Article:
Beyond his calls for water rationing and expressions of concern over expensive junkets, Los Angeles Mayor Tom Bradley's new-found interest in the city's Department of Water and Power encompasses a more expansive agenda: He wants to rein in the sprawling agency and fundamentally alter its course.
For decades, the huge DWP has gone about its business of procuring water and creating power like a private company, and by that measure it has done quite well. A sort of sleek IBM among city bureaucracies, it has been virtually free of pressure from the mayor's office and meddling by the City Council.
Now, through public scoldings, private maneuvering and, most importantly, his authority to appoint the five-member DWP commission, Bradley is engaged in an effort to force DWP management to begin balancing its attention to the bottom line with a heightened concern for the environment.
"They're a public utility," deputy Mayor Mark Fabiani said of the DWP and its managers, "and they have a far greater responsibility to the environment than a private company. . . . The mayor is willing to do whatever it takes to make it the most environmentally sensitive department that it possibly can be."
To underscore this intent, sources said, Bradley has plans to remove Commissioner Carol Wheeler and appoint an environmentalist to take her place. The new appointment, who has not yet been named, would be the third environmentalist installed on the board this year, a milestone that will shift the panel's balance of power to activists with little business experience. Wheeler could not be reached for comment.
According to Bradley associates, DWP officials and others familiar with city politics, the shake-up is part of a broader attempt by Bradley to embrace "quality of life" issues--traffic, pollution, homelessness and joblessness. One year into his fifth term, Bradley is trying to downplay the pro-development image that has characterized his Administration.
The DWP is an inviting target for anyone with a political agenda: It is the nation's largest city-owned utility, with a $3-billion annual budget that equals that of the rest of city government combined.
DWP officials bristle at the changes, even as they acknowledge that they are coming. The officials were upset when Bradley--against their advice--proposed mandatory citywide water rationing. They also have been piqued by Bradley's readiness to publicly criticize a DWP practice of ferrying customers and politicians on expensive trips.
"We are not an environmental agency and we should not be," said Rick Caruso, a corporate attorney and real estate developer who is the current board president. "To say our purpose is the environment is malarkey. Our purpose is to provide water and power.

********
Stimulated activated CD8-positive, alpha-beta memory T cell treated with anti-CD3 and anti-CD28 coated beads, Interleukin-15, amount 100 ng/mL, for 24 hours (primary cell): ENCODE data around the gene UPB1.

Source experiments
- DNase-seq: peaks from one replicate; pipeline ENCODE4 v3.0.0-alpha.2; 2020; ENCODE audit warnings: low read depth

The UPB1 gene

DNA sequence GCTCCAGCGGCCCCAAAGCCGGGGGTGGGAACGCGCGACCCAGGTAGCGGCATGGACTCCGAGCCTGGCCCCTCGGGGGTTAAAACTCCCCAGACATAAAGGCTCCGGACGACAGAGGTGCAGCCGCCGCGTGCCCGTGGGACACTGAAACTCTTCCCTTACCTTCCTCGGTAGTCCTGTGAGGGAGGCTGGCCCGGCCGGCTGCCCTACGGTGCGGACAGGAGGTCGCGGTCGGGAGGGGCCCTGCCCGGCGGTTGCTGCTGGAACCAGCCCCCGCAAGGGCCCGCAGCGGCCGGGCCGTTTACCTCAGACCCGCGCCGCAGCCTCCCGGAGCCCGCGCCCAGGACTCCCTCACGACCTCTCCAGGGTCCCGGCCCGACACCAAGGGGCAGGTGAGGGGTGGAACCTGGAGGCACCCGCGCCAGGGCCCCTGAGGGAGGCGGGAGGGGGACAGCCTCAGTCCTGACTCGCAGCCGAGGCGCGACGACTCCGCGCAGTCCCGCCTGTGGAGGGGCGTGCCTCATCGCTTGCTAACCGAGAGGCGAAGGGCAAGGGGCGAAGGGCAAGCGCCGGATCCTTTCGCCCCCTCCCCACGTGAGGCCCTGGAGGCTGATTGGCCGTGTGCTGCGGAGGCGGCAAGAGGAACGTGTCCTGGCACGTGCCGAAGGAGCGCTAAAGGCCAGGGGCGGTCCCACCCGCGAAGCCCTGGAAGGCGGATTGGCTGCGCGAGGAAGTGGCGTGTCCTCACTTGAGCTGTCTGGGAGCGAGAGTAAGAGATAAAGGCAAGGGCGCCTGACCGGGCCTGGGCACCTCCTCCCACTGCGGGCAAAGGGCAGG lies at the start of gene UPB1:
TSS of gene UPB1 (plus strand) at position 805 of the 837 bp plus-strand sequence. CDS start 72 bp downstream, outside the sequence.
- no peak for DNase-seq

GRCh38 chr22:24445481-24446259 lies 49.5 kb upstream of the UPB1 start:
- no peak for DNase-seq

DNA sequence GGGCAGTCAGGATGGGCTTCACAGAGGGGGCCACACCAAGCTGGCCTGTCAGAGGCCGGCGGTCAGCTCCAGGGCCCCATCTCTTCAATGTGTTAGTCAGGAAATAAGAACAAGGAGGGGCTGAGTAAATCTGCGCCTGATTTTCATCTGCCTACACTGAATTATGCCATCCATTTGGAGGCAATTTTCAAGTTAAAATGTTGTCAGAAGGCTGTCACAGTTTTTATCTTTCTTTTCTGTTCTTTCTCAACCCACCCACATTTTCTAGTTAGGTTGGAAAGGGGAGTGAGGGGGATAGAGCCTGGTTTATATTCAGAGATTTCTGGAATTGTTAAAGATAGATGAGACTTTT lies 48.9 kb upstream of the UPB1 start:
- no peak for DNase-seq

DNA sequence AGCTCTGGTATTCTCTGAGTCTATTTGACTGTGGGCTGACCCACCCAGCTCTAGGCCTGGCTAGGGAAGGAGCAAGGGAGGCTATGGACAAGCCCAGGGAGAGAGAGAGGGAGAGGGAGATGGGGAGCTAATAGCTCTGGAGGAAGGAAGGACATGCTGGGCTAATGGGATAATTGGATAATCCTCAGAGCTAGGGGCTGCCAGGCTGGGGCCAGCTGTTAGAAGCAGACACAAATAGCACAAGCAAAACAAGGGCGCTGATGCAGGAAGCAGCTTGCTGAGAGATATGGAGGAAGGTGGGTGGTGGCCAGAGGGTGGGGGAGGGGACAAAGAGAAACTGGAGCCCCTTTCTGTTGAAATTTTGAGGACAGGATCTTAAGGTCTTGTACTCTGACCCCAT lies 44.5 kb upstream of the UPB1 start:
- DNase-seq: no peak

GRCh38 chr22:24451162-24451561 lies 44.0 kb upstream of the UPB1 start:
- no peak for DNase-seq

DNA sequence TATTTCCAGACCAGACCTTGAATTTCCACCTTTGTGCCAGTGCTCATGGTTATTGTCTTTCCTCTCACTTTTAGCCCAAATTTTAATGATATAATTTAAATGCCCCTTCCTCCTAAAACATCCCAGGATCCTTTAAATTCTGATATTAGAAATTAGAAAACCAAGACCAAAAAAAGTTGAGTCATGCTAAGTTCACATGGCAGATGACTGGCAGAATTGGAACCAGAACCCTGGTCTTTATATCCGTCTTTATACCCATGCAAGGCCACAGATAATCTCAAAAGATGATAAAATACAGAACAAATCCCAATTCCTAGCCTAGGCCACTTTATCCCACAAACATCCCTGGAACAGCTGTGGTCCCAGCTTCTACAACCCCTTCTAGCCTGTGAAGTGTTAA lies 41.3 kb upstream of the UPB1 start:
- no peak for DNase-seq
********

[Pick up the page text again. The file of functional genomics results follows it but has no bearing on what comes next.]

"Our electric rates are 30% below (other regional companies) and we are in pretty good shape in the fourth year of a drought. So what needs to be changed?"
Actually, sources said, one change that the Bradley Administration actively seeks is to replace Caruso as board president. In his place, they said, Bradley wants to install Michael Gage, his combative former chief of staff.
Gage and Dorothy Green, both with strong environmentalist credentials, were appointed to the board six months ago, when Bradley is said to have first decided to make changes within the DWP.
Board sources said the changes could lead to resignations among the veteran bureaucrats who manage DWP. These officials already are leery of Bradley's somewhat vague environmentalist agenda and concerned about the daily orders that began emanating from City Hall earlier this year.
While the mayor has always had the power to direct the giant agency, it was a right rarely exercised, and DWP executives have grown accustomed to running things their way. For instance, they are convinced voluntary conservation would see the city through the fourth summer of drought.
Deputy Mayor Fabiani would not confirm that the commission's changes were in the works, but he said the mayor is serious about refocusing the DWP agenda and "if that involves additional changes on the commission, then so be it."
Environmentalists have been concerned about the DWP principally for two reasons: the depletion of Mono Lake to send water to DWP's Southern California customers and air pollution at the Grand Canyon believed to be caused by coal-burning facility partly owned by DWP. The Arizona plant supplies 13% of the city's electricity.
Attempts to fully address these concerns could cost hundreds of millions of dollars and certainly would impact the supply and price of water and power that the DWP delivers to 3 million Angelenos.
Much of the friction between the mayor and the DWP has taken place outside the public view.
"There's lots of yelling behind the scenes," said one source who has attended high-level management meetings. After years of hands-off management, the mayor's office has begun peppering the department with almost daily directives and questions.